Thursday, March 26, 2009

Stopping to breathe in the great marathon of life

We sit on the bed, a pillow stuffed behind my back to prevent the headboard from cutting into my back. Peanut sits on my left. My arm is wrapped around her, pulling her snugly against me. Loaf sits in my lap. My right arm surrounds her.

We huddle there, forming a circle. For the moment, we have no beginning and no end. We are one entity – interlocked puzzle pieces.

I read rhythmically from a book. They listen attentively, sitting motionless and silently. The only other sound is that of their breathing.

We lounge languorously against each other – their bodies lean against mine, my arms rest gently on them.

When the story ends, our trilogy is abruptly broken. Loaf leaps from my lap and lands gently on the floor. Peanut pulls quickly away, reaching for the cat lounging at the foot of the bed. I stand and walk into the kitchen to check the time.

Five minutes until my conference call.

My life these days seems to be—more so than ever before because of my training—ruled by the clock.

25 minutes on the treadmill

35 minutes on the bike

45 minutes in the pool

Alarm at 5:45 a.m.

Leave the house at 7:20 a.m. and don’t arrive home until after 9 p.m.

Drop the girls off at 9 a.m.

Pick Loaf up at 11:30 a.m.

Pick Peanut up at 1 p.m.

Lunch, laundry, e-mail, work, read.

Conference call at 4 p.m.

Dinner at 6 p.m.

Yesterday, I worked more than 12 hours.

Not that I’m complaining. I’m enjoying the challenge of training and given the choice (especially in this economy) I’d rather be busy at work than not.

But it’s starting to feel like a treadmill never stops. My 25-minute run is just the warm up that feeds an all-day marathon. At the end of the day I am both physically and mentally exhausted. I collapse into bed with aching muscles and a head spinning with all the unfinished tasks on my “to do” list.

I have a package that needs to be mailed sitting in my bedroom for over two weeks. I have phone calls to friends that go unreturned. E-mails that go unanswered.

I haven’t written a “real” blog post since this one. I haven’t read anyone else’s blog in well over a week. I used to post on Twitter daily, now I’m lucky if I swing by even once.

I know my life is not all that different from many of yours, and I don’t mean to whine. But I feel at times a little like George Jetson at the start of The Jetson’s screaming, “Jane! Stop this crazy thing!”

So today, sitting in a quiet room with my daughters folded against me felt like a supreme luxury.

In the grand scheme of life, it was an unremarkable moment—one that could have easily passed by with no one noticing. But in the whirlwind of late, I soaked it up. Drank it in. Let the calm wash over me and the moment drag out.

The treadmill cranked back up again five minutes later, but at least for a few minutes, we were still.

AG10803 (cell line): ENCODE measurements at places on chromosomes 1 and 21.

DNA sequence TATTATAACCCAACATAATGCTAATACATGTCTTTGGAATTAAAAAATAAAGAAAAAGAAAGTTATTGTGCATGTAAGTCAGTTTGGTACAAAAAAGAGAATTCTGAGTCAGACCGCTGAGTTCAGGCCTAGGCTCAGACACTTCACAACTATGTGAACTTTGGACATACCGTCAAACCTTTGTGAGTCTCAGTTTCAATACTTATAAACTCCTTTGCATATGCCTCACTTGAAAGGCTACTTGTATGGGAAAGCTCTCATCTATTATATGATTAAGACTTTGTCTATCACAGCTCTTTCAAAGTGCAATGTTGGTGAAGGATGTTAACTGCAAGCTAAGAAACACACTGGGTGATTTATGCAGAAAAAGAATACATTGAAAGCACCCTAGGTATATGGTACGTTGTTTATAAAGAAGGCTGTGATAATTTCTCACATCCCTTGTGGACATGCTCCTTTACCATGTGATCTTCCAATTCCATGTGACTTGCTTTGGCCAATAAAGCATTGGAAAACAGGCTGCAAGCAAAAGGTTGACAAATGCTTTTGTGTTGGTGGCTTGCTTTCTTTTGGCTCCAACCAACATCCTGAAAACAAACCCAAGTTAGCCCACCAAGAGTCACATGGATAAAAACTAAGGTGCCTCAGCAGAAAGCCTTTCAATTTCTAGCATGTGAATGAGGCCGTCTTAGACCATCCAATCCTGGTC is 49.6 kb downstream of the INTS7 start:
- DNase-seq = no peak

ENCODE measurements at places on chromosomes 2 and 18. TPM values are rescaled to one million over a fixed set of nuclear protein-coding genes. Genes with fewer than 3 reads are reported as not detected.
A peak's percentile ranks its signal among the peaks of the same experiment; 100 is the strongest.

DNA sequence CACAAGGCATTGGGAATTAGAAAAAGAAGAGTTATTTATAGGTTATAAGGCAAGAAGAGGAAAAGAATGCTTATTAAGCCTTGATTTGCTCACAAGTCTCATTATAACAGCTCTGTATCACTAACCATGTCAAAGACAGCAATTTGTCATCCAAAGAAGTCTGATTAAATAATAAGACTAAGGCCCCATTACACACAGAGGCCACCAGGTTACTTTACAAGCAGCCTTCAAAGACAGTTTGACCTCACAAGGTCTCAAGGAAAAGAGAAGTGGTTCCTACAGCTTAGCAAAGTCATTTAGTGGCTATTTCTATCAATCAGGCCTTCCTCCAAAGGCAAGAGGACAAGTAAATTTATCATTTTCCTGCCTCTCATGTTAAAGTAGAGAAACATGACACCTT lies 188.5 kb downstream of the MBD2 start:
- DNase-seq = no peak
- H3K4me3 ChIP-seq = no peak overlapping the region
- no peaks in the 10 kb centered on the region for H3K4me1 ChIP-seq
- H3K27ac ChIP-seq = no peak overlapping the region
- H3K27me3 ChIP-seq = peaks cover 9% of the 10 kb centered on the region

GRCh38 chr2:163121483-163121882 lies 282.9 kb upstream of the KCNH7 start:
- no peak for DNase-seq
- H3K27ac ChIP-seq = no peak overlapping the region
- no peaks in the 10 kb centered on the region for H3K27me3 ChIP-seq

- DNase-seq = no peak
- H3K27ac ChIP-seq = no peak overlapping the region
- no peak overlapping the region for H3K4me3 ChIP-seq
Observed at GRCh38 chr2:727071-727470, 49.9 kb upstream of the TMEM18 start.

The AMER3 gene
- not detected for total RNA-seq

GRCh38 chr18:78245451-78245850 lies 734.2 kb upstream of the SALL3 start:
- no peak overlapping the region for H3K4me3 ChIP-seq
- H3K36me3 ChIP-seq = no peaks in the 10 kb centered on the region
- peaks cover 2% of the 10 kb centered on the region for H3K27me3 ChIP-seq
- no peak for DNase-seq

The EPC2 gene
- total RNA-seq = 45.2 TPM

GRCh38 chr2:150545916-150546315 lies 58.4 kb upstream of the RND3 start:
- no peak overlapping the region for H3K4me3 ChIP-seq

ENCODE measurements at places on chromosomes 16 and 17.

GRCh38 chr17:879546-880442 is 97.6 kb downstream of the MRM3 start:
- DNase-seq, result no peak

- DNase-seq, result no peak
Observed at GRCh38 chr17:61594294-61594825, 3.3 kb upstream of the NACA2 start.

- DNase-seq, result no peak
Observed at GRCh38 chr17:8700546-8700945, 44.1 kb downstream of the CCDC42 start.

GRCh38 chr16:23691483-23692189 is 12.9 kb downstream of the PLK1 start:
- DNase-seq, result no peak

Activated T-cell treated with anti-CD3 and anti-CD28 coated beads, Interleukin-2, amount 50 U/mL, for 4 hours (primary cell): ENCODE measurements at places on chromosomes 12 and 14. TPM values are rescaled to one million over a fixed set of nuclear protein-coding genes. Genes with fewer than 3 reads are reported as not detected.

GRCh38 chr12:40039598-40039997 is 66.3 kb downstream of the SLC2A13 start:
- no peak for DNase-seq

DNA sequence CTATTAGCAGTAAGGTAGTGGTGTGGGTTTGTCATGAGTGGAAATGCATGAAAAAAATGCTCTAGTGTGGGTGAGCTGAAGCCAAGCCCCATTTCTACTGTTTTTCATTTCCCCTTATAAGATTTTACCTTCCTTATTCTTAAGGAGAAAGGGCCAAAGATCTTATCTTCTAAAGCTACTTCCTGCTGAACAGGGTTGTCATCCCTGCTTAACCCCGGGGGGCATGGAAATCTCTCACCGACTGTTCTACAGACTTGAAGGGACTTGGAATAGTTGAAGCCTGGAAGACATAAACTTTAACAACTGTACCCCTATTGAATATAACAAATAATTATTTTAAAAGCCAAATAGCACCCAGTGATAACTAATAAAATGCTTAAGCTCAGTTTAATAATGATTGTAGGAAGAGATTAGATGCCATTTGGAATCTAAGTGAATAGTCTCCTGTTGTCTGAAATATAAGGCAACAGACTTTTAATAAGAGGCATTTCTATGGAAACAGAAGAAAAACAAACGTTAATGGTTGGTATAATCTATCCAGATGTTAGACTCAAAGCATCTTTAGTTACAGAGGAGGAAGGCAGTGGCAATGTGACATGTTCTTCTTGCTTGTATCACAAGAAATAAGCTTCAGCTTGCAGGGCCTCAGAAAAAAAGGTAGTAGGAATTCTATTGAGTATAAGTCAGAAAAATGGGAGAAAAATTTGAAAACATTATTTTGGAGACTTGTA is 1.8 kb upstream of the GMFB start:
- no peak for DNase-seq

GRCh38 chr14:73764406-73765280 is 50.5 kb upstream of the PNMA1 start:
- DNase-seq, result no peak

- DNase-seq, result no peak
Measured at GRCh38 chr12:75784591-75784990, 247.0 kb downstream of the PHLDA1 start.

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Wednesday, March 25, 2009

Wordless Wednesday: Mom's boots were made for walkin'

Giving further evidence to the existence of a "shoe-loving gene," my daughters love to raid my shoe closet. Here is Peanut in my favorite pair of black boots:

These boots were made for walkin'

Click here to see more great Wordless Wednesday posts.

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Thursday, March 19, 2009

Those lazy people in your office? Here's how they got started.

When we’re not eating, our kitchen table also serves as an arts and craft area for the girls. As such, it—and the floor around it—is often covered with scraps of paper, crayons, markers and sometimes blobs of Play-Doh.

For a long time (too long), we would pick up the aftermath of the girls’ destruction creative pursuits while they ran into another room to spread the destruction play elsewhere.

Not. Any. More.

Things have gotten a lot tougher for the Gav girls lately as Mark and I, sick to death of constantly picking up after our children, are enforcing the rule of “you make the mess, you clean it up.”

I know, I know. We should have been doing this all along, but better late than never, right?

Over the weekend, we walked into the kitchen to find the table and floor littered with about 600 markers and pieces of papers. We called the girls back into the room and told them they needed to pick up the mess.

It took some cajoling, but they both finally gave in and started putting the markers back in their box and piling the papers together.

Or at least that’s what it looked like at first.

After watching for a few seconds, it became clear that Peanut was doing all the work while Loaf simply ran around the table, occasionally stooping down to touch her toes, but not actually picking anything up.

I looked at Mark.

“Do you see this? Do you see what she’s doing? She’s letting Peanut do all the work.”

“Yep,” he nodded.

“She’s going to be fantastically successful in Corporate America someday,” I added.

“Exactly. And she’ll get promoted while Peanut gets laid off.”

So there you go. Next time someone in your office takes all the credit for work you did, or spends the day goofing off online while everyone around him/her scrambles to meet deadlines, take a deep breath and remember that he/she was once a happy little child.

A happy little child who learned to manipulate the system early on and/or did not have terribly observant parents.

The world clearly has enough of these types of folks, so don’t worry. We’re doing our best to ensure there won’t be one more 20 years from now.


Tuesday, March 17, 2009

Happy St. Patrick's Day everyone!